You’ve written an article that would be an excellent conversation starter in any ‘supervisory training’ or ‘new managers’ orientation’ group huddle which is scheduled — for ‘talking story’ about it, as we would say in Hawai‘i.
New managers allow their employees to saddle them with an expectation that goes like this: “You, as my manager, should be able to do whatever you’ll be expecting me to do.” Managers have to let go of that baggage, because their job is a different one, and one that complements that of the employee, their direct-report, as their valued partner in the workplace. You make a good distinction in your article, with the Eleanor Roosevelt quote highlighting fairness as the “basic civility” you mentioned, and willingness.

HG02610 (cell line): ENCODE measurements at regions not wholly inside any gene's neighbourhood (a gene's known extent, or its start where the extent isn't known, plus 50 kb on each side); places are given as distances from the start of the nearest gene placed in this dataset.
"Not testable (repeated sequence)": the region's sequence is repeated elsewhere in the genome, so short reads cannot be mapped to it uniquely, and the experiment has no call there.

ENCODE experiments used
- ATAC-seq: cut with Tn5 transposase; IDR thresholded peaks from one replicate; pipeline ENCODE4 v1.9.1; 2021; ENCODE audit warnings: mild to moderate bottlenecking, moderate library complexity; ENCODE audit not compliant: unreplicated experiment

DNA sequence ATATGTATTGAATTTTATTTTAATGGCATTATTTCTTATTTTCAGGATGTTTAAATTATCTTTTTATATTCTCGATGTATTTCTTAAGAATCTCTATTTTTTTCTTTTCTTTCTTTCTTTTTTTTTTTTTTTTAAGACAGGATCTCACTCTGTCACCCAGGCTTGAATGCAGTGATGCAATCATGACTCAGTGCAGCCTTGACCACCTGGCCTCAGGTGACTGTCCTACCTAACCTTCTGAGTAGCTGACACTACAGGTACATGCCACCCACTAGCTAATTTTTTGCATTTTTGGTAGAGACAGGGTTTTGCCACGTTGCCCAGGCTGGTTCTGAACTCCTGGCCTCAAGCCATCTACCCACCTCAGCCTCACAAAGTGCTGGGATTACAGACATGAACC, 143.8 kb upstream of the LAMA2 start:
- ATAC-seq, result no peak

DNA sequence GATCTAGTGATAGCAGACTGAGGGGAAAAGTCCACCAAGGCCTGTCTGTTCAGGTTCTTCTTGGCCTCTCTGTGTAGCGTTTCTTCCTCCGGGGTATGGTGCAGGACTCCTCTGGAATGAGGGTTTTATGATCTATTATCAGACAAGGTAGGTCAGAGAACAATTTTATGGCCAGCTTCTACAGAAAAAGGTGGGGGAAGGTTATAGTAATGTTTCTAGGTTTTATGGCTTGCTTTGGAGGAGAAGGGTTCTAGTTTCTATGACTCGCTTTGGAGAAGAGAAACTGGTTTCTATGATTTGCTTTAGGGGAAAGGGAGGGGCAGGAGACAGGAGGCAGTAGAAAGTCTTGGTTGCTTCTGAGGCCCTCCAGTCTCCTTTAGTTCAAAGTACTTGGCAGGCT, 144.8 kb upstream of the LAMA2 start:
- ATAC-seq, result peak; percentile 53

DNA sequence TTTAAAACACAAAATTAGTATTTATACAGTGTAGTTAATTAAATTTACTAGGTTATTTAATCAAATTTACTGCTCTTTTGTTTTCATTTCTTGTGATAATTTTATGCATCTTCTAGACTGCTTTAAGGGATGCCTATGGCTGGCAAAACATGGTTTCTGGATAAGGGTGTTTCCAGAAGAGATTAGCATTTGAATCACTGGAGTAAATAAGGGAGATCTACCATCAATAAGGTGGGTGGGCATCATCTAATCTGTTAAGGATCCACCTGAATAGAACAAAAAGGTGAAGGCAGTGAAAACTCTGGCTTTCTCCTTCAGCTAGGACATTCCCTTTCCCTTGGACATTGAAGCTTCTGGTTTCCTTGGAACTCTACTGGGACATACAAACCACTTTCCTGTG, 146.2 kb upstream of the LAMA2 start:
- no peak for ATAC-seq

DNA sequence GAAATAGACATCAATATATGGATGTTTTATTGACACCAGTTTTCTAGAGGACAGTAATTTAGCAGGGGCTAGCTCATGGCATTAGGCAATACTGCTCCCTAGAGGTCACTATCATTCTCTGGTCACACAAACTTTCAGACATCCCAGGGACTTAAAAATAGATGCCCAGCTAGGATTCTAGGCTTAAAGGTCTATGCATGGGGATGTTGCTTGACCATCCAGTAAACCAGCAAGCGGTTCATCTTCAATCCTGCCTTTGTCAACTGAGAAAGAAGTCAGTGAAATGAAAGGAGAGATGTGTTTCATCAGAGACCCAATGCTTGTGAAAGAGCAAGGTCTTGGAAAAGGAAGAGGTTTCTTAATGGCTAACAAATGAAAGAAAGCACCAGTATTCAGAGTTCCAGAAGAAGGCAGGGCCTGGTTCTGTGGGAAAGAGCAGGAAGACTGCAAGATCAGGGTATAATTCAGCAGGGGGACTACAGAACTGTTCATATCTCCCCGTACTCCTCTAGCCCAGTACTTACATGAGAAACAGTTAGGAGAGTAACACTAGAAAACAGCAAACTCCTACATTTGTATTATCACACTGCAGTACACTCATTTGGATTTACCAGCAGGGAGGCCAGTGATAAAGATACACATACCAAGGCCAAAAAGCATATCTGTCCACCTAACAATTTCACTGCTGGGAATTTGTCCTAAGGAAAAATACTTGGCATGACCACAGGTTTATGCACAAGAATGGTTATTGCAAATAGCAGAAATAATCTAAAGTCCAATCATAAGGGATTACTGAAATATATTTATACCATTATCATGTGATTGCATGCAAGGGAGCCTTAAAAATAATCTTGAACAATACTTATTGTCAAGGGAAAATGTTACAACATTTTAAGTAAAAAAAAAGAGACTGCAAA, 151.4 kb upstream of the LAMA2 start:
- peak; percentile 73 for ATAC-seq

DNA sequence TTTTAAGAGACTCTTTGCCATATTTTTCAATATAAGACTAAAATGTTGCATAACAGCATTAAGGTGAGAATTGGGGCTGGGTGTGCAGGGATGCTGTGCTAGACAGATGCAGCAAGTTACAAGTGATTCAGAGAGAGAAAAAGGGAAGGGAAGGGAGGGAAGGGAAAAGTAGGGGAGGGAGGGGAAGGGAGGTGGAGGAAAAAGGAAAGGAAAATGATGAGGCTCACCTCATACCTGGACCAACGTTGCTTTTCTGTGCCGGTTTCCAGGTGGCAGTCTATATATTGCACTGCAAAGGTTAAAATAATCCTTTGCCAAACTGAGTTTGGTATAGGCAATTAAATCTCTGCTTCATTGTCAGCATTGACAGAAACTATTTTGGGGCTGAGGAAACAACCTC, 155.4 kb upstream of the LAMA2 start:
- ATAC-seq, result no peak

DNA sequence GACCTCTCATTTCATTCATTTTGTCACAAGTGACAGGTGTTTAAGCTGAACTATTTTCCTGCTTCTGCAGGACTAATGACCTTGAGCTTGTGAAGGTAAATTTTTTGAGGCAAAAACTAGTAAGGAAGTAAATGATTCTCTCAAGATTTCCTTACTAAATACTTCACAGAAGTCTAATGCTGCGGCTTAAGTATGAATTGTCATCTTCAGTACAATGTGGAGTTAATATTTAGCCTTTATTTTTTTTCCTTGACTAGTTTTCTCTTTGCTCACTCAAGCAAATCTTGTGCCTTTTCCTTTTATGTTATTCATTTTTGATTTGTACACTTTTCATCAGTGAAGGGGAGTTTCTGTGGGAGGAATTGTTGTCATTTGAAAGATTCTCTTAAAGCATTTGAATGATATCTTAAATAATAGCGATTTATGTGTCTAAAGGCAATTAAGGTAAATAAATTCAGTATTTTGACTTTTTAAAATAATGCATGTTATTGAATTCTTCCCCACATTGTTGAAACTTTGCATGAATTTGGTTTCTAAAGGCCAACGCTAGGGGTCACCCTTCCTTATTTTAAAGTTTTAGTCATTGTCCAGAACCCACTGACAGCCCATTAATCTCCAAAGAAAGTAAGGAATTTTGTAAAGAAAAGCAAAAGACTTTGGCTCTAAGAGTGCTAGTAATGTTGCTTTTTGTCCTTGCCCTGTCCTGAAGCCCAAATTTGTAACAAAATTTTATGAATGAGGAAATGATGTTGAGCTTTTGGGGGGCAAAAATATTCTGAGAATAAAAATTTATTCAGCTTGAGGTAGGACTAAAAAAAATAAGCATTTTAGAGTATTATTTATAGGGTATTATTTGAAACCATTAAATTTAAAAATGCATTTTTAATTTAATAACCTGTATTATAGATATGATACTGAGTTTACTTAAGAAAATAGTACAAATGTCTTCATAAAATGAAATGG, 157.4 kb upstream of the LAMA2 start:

The correct expectation should be about a supervisor and manager fostering worthwhile work, i.e. work that yes, they’d be fully willing to do it too if it was their job to do so, because it’s work which is important, meaningful, fulfilling, and worth doing. Thus, they support it, not by doing it too, but by working on the overall workplace culture in which that employee can thrive.
This is the reason I’ve always felt managers need not be able to do everything their staff can do, though they need to be able to understand it thoroughly to value it, short of accomplishing it themselves. Far better I think, to have the attitude that they leave it to the experts — the staff they admire and support.
Thank you for writing this, I’ll be sharing it with my own team as well.